Basically nothing. After almost two years of insistent lobbying from conservationists, Secretary of the Interior Ken Salazar has issued an order that effectively reversed an illegal decision by the Bush administration back in 2003. Secretarial Order 3310 (PDF) provides direction to the Bureau of Land Management (BLM) “regarding its obligation to maintain wilderness resource inventories on a regular and continuing basis…”
From the Q & A document:
Since the controversial out-of-court settlement between then-Secretary of the Interior Gale Norton and the state of Utah and other parties (Norton-Leavitt Settlement) on wilderness in 2003, the BLM has been without comprehensive national guidance on how to inventory and manage lands with wilderness characteristics that are not congressionally designated as “Wilderness” (with a capital “W”) as part of the National Wilderness Preservation System or are not Wilderness Study Areas (WSAs) that are pending before Congress for possible inclusion in the National Wilderness Preservation System.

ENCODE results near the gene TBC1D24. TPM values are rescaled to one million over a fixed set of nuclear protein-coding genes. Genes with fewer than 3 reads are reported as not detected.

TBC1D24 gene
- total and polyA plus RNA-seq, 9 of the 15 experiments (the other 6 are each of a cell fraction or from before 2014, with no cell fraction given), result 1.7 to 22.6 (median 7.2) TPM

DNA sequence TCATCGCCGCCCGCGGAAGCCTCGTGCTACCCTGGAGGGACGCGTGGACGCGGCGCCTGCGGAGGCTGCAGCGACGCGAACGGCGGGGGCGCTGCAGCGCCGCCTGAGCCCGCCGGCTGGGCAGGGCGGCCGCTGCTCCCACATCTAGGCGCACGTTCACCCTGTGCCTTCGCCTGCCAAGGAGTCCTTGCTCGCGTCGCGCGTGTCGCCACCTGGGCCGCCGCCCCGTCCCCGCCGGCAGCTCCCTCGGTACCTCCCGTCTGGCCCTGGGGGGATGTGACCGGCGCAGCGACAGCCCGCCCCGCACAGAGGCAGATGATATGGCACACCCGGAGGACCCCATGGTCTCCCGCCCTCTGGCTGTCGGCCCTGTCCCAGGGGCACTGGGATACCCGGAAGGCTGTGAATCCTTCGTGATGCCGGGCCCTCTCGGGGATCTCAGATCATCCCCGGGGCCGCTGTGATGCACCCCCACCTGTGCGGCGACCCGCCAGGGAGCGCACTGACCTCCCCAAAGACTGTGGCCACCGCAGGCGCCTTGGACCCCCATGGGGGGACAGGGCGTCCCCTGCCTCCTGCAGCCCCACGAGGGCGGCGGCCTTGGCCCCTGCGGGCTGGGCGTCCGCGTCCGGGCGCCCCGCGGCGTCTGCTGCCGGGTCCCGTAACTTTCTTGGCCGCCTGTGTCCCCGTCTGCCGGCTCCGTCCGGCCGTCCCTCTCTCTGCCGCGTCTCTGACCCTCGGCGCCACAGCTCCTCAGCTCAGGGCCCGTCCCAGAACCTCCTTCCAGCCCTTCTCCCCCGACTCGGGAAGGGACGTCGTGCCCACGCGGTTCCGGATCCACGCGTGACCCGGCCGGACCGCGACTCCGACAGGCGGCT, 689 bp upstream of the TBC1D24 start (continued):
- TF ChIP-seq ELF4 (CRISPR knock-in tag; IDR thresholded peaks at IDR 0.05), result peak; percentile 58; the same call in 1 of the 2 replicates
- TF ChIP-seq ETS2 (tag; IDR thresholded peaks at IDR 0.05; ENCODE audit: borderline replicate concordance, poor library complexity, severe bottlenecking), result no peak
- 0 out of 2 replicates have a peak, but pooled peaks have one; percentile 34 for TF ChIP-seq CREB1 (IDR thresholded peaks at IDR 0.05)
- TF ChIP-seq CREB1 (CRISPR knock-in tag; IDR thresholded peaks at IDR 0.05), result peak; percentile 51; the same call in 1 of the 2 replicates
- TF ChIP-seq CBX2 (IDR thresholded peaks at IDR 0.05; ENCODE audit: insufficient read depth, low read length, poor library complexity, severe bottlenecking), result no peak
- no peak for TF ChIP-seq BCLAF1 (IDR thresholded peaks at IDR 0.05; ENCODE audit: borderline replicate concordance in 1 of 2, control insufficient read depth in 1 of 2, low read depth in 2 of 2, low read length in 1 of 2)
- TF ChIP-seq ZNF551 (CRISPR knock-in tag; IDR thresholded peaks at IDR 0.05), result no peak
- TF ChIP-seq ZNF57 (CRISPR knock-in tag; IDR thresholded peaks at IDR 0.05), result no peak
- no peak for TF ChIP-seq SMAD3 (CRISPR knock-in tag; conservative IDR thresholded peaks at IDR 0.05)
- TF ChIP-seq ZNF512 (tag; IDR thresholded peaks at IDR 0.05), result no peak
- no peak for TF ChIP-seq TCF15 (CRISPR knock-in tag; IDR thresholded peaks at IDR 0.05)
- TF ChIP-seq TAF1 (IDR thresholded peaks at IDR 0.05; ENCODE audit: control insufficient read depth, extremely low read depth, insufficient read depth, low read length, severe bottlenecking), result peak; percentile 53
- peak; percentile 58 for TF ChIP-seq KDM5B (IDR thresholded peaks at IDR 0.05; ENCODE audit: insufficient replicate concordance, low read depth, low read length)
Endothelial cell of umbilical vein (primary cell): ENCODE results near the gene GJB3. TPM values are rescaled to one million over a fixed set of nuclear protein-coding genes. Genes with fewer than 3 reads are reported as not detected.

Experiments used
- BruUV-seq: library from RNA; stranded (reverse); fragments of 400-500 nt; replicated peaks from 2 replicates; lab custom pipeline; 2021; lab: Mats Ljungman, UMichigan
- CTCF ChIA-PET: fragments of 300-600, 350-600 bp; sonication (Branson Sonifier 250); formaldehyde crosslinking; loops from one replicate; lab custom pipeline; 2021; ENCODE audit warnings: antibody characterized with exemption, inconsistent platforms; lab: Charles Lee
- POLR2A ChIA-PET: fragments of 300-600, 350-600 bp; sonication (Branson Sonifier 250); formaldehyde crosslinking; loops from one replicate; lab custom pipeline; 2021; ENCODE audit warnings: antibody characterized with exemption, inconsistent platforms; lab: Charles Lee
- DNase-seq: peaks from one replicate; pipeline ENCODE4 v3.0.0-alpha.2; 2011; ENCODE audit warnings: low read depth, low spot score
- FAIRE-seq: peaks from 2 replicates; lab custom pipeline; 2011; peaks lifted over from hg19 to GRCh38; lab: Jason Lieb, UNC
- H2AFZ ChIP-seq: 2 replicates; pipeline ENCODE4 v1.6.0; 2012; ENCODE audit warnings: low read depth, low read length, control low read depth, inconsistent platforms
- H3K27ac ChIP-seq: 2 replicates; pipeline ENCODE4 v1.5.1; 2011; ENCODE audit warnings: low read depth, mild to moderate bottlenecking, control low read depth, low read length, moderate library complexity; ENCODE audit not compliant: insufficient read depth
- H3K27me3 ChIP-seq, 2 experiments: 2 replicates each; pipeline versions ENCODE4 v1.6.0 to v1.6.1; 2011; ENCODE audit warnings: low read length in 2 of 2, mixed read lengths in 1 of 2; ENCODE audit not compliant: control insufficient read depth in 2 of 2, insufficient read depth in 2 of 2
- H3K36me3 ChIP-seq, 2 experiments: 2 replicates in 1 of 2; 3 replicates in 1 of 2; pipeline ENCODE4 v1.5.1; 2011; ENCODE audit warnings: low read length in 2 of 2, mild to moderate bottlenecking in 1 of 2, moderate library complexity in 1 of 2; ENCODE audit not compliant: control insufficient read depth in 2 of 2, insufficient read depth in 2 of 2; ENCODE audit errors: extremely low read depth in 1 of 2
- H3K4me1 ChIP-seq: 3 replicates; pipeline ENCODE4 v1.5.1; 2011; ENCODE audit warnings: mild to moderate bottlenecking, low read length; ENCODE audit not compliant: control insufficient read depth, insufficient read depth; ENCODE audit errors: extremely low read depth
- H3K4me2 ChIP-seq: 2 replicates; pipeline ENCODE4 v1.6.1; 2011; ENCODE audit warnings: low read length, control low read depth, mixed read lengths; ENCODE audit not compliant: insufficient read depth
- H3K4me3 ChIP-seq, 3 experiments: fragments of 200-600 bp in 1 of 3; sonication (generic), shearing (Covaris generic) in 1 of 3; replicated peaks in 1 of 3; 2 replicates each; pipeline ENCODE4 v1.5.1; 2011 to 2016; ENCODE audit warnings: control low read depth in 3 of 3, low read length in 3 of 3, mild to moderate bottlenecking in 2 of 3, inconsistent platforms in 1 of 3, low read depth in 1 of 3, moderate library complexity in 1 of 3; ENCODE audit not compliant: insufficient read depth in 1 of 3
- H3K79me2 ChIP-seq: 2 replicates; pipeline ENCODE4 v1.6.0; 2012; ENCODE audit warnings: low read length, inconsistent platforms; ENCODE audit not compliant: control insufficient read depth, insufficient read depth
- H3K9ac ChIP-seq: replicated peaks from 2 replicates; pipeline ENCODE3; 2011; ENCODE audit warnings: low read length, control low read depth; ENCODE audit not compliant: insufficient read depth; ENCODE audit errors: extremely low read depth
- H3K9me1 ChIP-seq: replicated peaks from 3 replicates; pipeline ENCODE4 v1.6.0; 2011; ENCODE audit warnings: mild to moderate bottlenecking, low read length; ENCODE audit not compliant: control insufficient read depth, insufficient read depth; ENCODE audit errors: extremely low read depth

There is a bit of history behind this. In 1995, during a hearing on the doomed Utah Public Lands Management Act (a Republican-sponsored BLM wilderness bill), former Rep. Jim Hansen challenged then-Secretary of the Interior Bruce Babbitt to produce evidence that Utah had anywhere near five million acres of wilderness-eligible BLM land, as conservation groups claimed. At the time, there were only 3.2 million acres of BLM wilderness study areas resulting from a flawed and biased 15-year congressionally-mandated wilderness review that concluded in 1991, during the George H. W. Bush administration.
Secretary Babbitt then ordered a BLM wilderness re-inventory in Utah, focusing on the 3.1 million acres eliminated at an early stage of the original review process, the 1980 Intensive Inventory. He could do this because the Federal Land Policy and Management Act of 1976 (FLPMA) (PDF), the same law that provided for the wilderness review, also gave the Secretary of the Interior the authority to set aside public lands for protection through the BLM planning process.